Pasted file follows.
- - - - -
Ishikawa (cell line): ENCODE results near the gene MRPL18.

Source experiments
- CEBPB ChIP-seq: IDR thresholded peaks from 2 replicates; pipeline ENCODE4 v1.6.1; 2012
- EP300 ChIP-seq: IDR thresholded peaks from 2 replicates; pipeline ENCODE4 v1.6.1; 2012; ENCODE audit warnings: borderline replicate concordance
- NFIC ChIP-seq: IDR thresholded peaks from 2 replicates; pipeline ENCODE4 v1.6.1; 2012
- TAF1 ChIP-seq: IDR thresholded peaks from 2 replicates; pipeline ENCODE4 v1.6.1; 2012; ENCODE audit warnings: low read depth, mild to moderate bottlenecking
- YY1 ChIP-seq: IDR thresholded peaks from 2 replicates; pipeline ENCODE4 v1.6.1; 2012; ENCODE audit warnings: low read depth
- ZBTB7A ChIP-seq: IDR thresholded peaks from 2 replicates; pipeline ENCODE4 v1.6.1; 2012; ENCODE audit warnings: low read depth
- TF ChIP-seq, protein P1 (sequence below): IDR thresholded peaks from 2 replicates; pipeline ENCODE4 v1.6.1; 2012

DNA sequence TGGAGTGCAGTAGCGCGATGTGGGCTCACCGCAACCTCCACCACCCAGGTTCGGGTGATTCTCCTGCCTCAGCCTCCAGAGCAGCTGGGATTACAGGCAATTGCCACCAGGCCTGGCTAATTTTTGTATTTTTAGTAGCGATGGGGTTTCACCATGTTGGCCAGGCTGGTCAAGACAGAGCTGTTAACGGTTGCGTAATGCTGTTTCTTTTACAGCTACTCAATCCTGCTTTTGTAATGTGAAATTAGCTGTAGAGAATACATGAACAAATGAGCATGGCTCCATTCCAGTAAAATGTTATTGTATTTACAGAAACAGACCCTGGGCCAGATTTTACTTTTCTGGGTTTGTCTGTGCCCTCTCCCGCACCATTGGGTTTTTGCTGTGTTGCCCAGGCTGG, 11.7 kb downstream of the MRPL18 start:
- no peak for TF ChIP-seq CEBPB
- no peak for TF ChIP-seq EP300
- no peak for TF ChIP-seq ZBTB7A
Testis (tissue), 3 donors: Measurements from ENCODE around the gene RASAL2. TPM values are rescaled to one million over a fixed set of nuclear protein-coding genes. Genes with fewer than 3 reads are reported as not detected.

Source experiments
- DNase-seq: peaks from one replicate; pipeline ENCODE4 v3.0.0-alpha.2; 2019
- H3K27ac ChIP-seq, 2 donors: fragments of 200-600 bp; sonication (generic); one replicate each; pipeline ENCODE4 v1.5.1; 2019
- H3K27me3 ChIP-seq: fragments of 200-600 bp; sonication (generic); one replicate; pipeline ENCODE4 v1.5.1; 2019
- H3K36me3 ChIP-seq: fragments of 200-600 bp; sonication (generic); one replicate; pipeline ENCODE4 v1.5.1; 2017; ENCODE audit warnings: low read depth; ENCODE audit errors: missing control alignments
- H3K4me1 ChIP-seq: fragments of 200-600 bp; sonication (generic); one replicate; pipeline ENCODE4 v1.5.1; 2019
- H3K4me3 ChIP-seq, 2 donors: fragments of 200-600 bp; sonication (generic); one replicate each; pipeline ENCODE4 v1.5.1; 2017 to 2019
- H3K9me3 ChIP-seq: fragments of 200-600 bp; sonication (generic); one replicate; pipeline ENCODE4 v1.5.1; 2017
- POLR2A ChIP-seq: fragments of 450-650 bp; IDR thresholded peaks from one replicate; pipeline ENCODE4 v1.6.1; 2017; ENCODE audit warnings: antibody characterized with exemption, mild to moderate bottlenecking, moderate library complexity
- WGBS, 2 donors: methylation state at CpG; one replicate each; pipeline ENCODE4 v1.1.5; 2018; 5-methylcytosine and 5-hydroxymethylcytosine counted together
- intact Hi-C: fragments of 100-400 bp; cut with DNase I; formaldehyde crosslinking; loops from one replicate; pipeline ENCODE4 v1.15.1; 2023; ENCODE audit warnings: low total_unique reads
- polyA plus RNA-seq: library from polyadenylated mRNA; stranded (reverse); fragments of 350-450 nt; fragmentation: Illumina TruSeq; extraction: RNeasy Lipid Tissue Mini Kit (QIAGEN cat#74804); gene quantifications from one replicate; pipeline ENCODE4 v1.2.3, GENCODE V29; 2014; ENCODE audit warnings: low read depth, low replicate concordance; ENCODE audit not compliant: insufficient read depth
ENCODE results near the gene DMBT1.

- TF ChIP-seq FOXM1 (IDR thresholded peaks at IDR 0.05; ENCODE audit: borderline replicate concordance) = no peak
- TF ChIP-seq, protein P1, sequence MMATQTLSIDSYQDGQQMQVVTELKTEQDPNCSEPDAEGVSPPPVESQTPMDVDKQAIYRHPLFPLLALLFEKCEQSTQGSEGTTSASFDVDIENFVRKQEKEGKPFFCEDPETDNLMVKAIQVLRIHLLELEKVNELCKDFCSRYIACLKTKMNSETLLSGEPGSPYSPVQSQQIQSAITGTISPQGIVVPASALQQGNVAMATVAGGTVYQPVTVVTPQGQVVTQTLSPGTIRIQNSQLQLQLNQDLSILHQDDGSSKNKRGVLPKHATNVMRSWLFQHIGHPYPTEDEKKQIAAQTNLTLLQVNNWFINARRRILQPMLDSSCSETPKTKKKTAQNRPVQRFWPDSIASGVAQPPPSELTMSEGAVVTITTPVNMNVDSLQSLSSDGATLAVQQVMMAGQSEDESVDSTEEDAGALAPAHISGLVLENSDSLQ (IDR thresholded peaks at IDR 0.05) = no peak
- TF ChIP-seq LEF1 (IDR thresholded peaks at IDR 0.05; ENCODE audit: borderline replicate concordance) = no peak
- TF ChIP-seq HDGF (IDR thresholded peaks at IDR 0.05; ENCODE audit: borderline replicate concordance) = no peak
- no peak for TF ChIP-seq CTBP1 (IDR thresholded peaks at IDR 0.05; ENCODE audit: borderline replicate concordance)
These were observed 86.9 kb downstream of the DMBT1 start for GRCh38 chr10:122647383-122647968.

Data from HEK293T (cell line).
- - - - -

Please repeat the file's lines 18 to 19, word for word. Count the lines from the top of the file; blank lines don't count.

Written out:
- H3K27me3 ChIP-seq: fragments of 200-600 bp; sonication (generic); one replicate; pipeline ENCODE4 v1.5.1; 2019
- H3K36me3 ChIP-seq: fragments of 200-600 bp; sonication (generic); one replicate; pipeline ENCODE4 v1.5.1; 2017; ENCODE audit warnings: low read depth; ENCODE audit errors: missing control alignments